28 Jul 2010
Technology giant makes significant advance by integrating four DFB lasers based on the hybrid InP design first developed in 2006.
Intel has again pushed the boundaries of photonics, this time with the demonstration of a 50 Gb/s optical link based almost entirely on silicon devices.
The high-speed link, developed by an Intel team led by Mario Paniccia and showcased at the Integrated Photonics Research conference in Monterey, California, features four sets of lasers, modulators and detectors. Each operates at 12.5 Gb/s to give an aggregate speed of 50 Gb/s.
The only parts of that link that aren’t based entirely on silicon are the four “hybrid” lasers that are integrated within a single transmitter chip. Since nobody – not even Intel – has yet persuaded silicon to emit light at any useful level of efficiency, the hybrid design instead incorporates multiple pieces of indium phosphide (InP) semiconductor material, which are bonded to an 8-inch silicon-on-insulator (SOI) wafer.
Gratings etched into the SOI wafer act as mirrors to reflect stimulated emission back into the InP material, which also amplifies the light.
Changes to hybrid design
The hybrid laser design has changed significantly since its debut in 2006. John Bowers, now director of the Institute for Energy Efficiency at the University of California, Santa Barbara (UCSB), and a key part of the hybrid laser research team, told optics.org:
“The original laser was a Fabry-Pérot laser. The key aspect of this announcement is integration – four distributed feedback (DFB) lasers.”
And while Intel has not released specific performance details of the laser components used in the hybrid transmitter, Bowers added that their power was much higher than the original design, with a lower threshold current and a much higher maximum continuous-wave temperature. “The demonstration did not include (nor require) a thermoelectric cooler,” Bowers said.
One of the biggest changes relates to the operating wavelength of the hybrid lasers. Whereas the original hybrids emitted at 1550 nm, the latest demonstration features four lasers spaced at wavelengths around 1310 nm, with Intel saying that the different wavelengths are produced simply by altering the pitch of the gratings inside the SOI wafer.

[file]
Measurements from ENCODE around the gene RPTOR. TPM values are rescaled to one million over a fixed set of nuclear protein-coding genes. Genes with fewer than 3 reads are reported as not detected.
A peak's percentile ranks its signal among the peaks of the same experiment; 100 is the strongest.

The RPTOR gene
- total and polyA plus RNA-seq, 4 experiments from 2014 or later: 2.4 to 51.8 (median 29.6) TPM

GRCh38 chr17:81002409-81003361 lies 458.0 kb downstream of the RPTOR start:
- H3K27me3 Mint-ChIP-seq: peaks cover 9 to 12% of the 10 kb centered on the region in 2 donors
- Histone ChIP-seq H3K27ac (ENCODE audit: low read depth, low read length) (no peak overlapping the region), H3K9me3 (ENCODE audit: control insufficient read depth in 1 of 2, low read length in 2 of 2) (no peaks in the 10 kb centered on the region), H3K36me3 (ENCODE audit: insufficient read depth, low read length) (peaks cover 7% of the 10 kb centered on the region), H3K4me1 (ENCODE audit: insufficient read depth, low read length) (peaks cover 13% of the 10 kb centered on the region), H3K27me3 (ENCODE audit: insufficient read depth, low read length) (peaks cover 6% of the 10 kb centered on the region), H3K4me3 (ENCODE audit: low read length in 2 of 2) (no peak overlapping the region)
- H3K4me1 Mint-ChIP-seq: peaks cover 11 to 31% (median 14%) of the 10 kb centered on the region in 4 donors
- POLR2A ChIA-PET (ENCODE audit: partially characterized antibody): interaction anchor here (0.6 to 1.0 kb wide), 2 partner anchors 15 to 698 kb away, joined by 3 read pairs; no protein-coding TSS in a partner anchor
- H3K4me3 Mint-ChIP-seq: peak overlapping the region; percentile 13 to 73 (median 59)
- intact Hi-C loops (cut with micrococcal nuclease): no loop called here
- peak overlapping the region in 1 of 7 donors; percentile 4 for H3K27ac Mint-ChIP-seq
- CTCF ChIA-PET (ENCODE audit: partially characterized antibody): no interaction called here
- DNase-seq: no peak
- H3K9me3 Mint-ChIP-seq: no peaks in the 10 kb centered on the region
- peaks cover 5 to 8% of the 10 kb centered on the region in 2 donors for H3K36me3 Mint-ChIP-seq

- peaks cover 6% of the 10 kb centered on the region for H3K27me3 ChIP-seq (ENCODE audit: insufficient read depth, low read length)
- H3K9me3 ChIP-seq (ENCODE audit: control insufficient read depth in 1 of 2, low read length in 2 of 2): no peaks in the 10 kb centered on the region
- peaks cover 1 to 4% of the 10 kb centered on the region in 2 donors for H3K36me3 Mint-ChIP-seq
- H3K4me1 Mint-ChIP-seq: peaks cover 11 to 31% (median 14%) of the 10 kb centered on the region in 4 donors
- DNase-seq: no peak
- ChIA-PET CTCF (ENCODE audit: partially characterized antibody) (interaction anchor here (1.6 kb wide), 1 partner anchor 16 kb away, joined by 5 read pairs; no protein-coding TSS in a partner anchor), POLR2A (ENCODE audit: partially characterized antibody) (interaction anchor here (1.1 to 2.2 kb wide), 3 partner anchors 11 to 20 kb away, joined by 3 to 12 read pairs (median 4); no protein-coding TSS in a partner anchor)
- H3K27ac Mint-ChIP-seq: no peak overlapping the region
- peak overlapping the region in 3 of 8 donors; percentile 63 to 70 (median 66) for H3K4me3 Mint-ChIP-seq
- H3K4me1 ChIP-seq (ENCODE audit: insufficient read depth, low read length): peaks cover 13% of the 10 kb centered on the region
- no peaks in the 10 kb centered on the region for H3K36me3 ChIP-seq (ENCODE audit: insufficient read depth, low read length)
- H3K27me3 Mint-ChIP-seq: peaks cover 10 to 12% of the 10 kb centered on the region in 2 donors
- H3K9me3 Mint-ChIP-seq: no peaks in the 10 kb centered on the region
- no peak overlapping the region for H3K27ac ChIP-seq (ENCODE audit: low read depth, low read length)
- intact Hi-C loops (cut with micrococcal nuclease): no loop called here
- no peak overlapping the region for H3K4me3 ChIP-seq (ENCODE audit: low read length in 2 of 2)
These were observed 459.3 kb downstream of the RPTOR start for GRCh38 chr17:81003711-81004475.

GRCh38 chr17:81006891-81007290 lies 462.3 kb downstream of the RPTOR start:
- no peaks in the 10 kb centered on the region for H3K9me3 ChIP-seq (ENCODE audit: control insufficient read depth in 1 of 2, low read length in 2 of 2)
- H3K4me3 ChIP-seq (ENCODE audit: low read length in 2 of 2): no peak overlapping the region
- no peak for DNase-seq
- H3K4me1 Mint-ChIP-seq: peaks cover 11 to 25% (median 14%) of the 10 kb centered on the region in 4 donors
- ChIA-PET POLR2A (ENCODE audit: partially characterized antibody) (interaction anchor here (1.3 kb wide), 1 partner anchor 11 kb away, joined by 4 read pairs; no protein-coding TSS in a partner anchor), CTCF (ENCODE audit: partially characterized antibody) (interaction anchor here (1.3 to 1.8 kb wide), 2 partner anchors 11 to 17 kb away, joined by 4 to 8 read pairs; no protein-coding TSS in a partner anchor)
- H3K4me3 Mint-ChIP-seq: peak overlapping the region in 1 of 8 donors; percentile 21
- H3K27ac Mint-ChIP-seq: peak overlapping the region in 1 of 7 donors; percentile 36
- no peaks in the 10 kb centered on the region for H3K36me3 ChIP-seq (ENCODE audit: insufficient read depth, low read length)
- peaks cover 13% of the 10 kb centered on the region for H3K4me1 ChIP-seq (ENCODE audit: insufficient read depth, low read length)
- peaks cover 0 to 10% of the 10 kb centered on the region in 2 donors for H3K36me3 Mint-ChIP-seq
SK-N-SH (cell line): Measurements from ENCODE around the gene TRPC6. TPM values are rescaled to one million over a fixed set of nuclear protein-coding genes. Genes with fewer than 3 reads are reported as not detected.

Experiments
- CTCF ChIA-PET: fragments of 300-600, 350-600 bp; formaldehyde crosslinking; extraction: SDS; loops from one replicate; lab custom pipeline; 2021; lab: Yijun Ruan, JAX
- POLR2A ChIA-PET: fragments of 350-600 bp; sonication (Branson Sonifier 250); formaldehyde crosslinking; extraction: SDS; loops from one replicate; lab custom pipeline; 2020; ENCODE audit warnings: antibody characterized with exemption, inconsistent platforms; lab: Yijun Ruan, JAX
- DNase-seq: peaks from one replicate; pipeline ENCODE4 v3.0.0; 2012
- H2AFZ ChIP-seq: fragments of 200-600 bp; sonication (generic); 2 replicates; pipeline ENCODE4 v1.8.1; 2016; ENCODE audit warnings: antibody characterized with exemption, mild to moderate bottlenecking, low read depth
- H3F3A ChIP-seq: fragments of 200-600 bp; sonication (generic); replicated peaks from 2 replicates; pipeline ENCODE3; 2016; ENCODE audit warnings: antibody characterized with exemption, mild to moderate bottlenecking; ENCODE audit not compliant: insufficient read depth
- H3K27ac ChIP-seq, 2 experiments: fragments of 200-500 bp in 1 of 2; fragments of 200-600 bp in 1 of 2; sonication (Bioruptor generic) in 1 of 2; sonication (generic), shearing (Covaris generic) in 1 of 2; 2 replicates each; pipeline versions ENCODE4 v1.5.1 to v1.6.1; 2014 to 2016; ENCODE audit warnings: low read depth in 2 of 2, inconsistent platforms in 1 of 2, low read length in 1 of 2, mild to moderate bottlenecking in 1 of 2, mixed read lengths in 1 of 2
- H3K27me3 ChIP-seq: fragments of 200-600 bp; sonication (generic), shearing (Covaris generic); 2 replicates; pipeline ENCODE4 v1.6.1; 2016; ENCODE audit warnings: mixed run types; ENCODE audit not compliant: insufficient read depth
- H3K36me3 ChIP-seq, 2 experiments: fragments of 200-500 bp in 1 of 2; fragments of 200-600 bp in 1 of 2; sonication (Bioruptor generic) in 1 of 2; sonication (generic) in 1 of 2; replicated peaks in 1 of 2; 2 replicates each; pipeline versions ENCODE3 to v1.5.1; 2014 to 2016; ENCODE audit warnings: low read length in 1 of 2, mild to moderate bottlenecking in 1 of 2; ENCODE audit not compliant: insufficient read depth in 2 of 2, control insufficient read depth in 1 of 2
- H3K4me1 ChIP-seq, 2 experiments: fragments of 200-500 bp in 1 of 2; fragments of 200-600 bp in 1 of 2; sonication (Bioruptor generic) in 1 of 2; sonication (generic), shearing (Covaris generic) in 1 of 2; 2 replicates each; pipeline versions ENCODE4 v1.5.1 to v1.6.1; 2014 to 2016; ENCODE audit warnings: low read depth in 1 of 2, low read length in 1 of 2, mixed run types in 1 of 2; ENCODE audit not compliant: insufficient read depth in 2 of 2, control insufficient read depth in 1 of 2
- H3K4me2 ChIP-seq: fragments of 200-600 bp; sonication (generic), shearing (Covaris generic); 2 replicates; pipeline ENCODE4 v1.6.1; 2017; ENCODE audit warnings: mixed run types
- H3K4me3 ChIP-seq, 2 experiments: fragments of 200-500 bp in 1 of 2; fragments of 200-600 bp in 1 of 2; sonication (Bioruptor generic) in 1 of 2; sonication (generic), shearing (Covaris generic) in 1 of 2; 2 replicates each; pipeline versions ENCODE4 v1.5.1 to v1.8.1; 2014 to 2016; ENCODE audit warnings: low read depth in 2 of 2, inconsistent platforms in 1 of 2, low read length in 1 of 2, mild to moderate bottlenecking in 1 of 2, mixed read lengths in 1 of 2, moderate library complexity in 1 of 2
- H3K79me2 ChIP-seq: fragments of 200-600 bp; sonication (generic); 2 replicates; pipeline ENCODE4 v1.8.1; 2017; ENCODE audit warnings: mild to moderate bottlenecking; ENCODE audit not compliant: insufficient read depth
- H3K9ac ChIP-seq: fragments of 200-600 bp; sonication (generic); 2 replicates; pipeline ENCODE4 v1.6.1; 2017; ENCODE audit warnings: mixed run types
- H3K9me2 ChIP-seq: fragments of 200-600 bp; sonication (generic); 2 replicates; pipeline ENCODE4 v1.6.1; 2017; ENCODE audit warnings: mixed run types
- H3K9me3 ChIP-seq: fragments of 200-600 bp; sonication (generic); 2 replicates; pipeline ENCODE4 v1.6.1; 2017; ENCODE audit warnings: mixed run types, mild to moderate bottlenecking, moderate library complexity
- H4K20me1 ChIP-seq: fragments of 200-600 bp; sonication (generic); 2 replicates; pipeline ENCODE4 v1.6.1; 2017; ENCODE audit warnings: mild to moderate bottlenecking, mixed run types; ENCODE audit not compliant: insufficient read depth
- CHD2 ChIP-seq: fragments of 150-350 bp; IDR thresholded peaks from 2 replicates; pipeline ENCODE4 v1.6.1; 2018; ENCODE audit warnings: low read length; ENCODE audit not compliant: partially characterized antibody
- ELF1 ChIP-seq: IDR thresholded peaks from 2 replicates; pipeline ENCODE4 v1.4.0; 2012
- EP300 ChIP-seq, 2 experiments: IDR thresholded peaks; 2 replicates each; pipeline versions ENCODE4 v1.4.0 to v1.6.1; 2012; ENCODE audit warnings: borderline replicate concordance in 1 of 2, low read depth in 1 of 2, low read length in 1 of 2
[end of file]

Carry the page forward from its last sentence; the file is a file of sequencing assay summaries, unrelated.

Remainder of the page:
The key challenge for Intel now will be to develop a high-yielding semiconductor process, although Bowers says that this will be aided by the switch to a coarse wavelength division multiplexing (CWDM) approach. With CWDM, the emission wavelength stipulations are less strict than with dense multiplexing, meaning that it is easier to yield a high proportion of lasers emitting within the desired wavelength.
Silicon photonics in anger
Graham Reed, head of the electronic engineering department at Surrey University in the UK, and a specialist in silicon photonics, believes that Intel’s latest work is of great significance to the entire field, in particular the integration aspect:
“This shows several things,” Reed told optics.org. “First, a technology giant like Intel is committed to using silicon photonics in anger! This is well on the way to [being] a product.”
“It is also the first time that all the Intel components including the laser have been integrated together. Even though the laser is not a “silicon laser”, this is as close as it could get today,” Reed continued.
“Luxtera were previously the only company to do any significant level of integration, but it’s different when a huge company like Intel commits, despite the excellent work of Luxtera.”
Reed believes that a key challenge for Intel now will be to develop an efficient way to test circuits at the wafer scale, to minimize production costs and maximize yields. He also thinks that although Intel might steal the headlines from others working on silicon photonics, such as the EU’s new silicon photonics cluster, the latest work will have a galvanizing effect on the field.
He cites the Euopean HELIOS project as one example of a different approach to producing transceivers based on silicon photonics, and says that some of the preliminary results from the UK Silicon Photonics project also look “very promising”.
“Historically, the Intel group has been very supportive of work around the world, so I suspect that they see work in Europe as healthy competition, and healthy for the entire field of silicon photonics.”
“What they have announced supports the legitimacy of the work that researchers are doing, because it shows that there will indeed be real applications.”
Intel envisages a radical change in the architecture of datacenters and supercomputers, once photonic links are economically viable and able to replace traditional copper cables. “Tomorrow’s datacenter or supercomputer may see components spread throughout a building, or even an entire campus,” suggested the company in its release highlighting the 50 Gb/s breakthrough, adding that likely benefits would be significant cost, space and energy savings, as well as the substantial increase in performance.